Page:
Good day to put on your head-to-ground down-filled parka, and hang a couple of lights on your head if you’re out after 4 P.M. Winter’s here. Time for the serious hunker-downing to commence.
Recipe books show various formulae and concoctions of an out- by-the-tracks stew dating to the Great Depression and which the hobos referred to as “slum,” short for slumgullion, the term defining what was considered a filling, largely unappetizing and visually unappealing “stew.”
But when you’re down to nothing and were on the road and hungry, appearances didn’t count for much and hot slum was a welcome meal, one more chance to keep alive. It seems to me that in our current recession (turning depression) people are similarly looking for slum to help them through and what they’re mostly getting, those who can afford computers and internet service, is the fare of rascals, cons, and would-be thieves. The sort of spam around these days might be called spamgullion or scamgullion.
What’s disgusting is that with the economy firmly entrenched in, and sliding deeper into the biffy’s cellar, all sorts of idiots are sending out reams of spam trying to gank money or identities from people who retain hope but may have lost a lot of their good judgment. It’s like the old Yooper violator saying: “If there’s a lot of game, take a lot. If there’s not much, take it all.” The electronic thieves and cheats and spammer-scammers seem to be out there under the latter assumption. My emails, and probably yours are instructive, and even a source of amusement. Just as long as we neer allow ourselves to believe them.
To wit: One begins, “Dear Frost Bank Customer, We would like to inform you that we are currently carrying out schedule maintenance of banking software, that operates customer database for Frost Bank Manager service. Customer database is based on a client-server protocol, so, in order to finish the update procedure, we need customer direct participation. Every Cash Manager Service customer has to complete a Cash Manager Customer Form. In order to access the form, use the links below….Thank you for your cooperation. We apologize for any inconvenience brought.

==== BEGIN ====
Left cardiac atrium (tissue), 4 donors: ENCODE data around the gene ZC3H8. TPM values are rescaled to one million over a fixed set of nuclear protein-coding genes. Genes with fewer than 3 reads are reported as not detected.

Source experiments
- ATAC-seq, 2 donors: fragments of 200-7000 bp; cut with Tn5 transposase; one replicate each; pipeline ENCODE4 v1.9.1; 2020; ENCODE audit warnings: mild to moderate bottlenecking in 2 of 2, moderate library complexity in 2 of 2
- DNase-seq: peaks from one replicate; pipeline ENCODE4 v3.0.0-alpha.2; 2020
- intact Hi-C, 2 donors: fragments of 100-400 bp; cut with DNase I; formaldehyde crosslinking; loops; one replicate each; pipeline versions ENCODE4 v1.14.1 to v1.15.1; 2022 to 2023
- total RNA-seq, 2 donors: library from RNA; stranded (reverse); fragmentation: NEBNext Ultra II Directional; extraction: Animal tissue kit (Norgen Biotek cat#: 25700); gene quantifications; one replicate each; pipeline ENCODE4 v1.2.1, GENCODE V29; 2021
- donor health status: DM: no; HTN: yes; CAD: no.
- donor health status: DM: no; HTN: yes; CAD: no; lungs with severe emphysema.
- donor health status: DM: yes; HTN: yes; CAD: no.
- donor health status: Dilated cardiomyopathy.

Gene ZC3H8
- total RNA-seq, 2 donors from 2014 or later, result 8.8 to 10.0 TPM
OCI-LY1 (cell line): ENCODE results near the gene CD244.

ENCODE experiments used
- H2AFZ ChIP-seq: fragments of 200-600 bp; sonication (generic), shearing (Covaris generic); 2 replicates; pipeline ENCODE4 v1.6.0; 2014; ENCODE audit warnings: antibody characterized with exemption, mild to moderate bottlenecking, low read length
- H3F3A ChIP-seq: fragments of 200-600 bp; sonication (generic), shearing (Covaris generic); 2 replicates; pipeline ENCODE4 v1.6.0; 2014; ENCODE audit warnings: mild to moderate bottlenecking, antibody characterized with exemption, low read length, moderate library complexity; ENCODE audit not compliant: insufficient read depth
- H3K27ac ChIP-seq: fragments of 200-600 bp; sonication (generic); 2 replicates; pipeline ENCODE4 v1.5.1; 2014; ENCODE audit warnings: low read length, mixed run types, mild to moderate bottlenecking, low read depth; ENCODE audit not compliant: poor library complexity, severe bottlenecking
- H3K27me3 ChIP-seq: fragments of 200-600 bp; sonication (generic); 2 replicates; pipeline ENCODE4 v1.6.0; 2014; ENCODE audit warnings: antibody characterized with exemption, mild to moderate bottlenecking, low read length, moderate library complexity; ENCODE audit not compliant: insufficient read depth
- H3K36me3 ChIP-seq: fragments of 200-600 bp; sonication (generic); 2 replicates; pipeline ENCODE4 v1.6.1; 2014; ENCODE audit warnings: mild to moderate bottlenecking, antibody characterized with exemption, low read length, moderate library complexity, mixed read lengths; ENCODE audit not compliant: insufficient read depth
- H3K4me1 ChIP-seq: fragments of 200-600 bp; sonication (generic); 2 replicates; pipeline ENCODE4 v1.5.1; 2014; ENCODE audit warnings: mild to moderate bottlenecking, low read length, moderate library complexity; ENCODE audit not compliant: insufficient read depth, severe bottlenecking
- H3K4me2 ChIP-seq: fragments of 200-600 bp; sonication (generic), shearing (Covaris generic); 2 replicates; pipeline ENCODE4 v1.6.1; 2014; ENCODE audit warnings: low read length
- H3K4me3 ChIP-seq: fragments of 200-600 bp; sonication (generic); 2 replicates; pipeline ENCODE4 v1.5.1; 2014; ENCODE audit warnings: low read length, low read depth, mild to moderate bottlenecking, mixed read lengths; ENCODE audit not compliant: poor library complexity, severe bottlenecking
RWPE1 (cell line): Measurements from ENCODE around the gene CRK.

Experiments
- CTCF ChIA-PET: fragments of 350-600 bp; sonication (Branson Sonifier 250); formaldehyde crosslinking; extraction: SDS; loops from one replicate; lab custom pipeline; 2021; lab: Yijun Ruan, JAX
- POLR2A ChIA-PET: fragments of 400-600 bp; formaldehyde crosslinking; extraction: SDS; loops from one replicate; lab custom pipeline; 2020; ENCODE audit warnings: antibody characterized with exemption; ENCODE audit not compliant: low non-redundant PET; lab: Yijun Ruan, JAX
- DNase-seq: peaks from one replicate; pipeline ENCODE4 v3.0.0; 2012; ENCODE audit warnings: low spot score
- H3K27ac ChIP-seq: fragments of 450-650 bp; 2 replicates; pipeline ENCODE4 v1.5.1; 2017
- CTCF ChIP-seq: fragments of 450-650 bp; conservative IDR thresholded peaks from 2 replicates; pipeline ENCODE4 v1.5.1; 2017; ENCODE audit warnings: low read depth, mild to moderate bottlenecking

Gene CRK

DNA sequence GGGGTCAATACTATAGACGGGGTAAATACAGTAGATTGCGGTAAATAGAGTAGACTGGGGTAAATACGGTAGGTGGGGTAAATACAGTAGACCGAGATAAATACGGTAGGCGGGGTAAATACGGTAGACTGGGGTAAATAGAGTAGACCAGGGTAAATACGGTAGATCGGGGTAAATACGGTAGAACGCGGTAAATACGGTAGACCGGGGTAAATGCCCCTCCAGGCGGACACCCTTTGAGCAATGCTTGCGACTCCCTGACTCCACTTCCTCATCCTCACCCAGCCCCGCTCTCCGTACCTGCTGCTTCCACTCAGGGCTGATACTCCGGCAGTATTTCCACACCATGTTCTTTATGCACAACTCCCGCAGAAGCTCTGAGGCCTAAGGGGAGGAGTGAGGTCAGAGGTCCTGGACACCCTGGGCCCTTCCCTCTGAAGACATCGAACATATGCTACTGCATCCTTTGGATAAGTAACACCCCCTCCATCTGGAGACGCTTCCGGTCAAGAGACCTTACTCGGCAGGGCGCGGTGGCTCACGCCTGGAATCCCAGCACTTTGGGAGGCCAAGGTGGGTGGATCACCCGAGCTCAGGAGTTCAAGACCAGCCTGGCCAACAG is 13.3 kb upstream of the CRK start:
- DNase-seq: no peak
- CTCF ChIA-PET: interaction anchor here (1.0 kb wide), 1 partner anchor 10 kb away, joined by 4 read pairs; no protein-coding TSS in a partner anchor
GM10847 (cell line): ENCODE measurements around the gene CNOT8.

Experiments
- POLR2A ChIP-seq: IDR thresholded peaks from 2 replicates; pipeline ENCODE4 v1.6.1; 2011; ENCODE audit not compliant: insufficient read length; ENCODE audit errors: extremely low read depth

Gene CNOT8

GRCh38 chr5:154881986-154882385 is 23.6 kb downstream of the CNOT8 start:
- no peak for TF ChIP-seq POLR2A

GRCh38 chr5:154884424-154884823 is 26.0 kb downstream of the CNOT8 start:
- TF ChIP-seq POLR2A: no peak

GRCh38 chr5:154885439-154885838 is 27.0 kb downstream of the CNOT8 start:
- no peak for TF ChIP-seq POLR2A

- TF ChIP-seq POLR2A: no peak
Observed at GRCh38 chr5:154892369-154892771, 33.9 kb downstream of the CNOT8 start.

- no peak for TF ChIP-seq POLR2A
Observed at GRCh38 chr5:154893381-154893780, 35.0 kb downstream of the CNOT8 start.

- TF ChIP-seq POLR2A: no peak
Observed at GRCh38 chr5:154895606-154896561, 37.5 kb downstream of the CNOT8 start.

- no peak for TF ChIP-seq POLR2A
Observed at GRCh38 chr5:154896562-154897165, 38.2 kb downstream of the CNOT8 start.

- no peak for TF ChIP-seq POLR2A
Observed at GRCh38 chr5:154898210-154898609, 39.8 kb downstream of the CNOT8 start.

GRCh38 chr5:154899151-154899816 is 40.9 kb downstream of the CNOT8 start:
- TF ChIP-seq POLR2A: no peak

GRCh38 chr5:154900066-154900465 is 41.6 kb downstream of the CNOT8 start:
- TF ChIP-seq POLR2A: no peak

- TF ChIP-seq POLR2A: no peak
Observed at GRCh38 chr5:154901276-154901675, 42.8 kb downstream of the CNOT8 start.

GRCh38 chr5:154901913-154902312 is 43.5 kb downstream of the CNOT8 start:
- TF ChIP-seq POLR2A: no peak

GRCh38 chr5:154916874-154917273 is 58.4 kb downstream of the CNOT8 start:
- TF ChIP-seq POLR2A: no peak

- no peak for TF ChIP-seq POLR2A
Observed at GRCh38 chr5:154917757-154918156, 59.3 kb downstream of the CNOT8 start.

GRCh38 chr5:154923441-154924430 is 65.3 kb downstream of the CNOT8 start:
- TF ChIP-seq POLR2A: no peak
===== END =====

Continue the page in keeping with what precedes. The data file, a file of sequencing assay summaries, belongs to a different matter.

Not only am I not a customer of Frost Bank, I’ve never heard of the place, and awful writing and asinine capitalization and sophomoric jargonizing aside, this note is actually saying quite straightforwardly, “Help us steal your identity, Dude.” I’ve been getting a couple of these alerts from this same outfit per day. The language suggest non-U.S. origin, so I’d ask what the U.S. government is doing to investigate and eliminate such apparent scams, but we all know the choice: Not a damn thing. Hell the Securities and Exchange Commission (SEC) had hints that Bernie Madoff’s investment company was running some sort of massive Ponzi scheme ($50 billion worth) for the past ten years and SEC didn’t bother to investigate. You think our government will give a damn about the little guy? Little to no chance.
One of the regular identity scam ops is built around something called Paypal, which I believe is essentially a legit service. The scams aren’t. Yesterday morning I got an email, not to me by name but to “service at paypal.com,” telling me my access is limited. It directs me to a Resolution Center to restore my account access. It also says do not reply to this email. This mailbox is not monitored and you will not receive a response. The sender informs me that someone may have tried to access my account without my permission and to protect me they have limited my account access. Well, thanks folks. I don’t have an account so ESADSIMA.
The best deal offered today comes from Mr. Ronald.Morris, SNS Bank NV, Netherlands. Ronnie-boy provides me a reference number and the following line in caps: YOUR ATTENTION IS REQUIRED ON THIS MATTER. He then says electronically: “I am writing to you to notify you that I need your consent in the claim of US$15,500,000.00 in SNS bank NV to a deceased customer whose name is not Stated in this mail for reasons of privacy.”
Bernie continues: “My last check on Investor’s deposits revealed an active account with the Above stated amount belonging to a deceased customer. The records for this deposit Showed no beneficiary in the event of death of the depositor. In view of the Above and my position as the head of affairs of payment of benefits to Beneficiaries, be notified that you last name identity which is same with that of deceased can be accepted for a relative/beneficiary to this huge amount of Money. For further enquiries/interest, send to me immediately your full name as they are In your driver’s license or international passport, your mobile telephone Number, your fax number if confidential and your contact address for the legal Documentation of this claim. In receipt of your positive response, I will update you with all the legal Requirement for this claim.”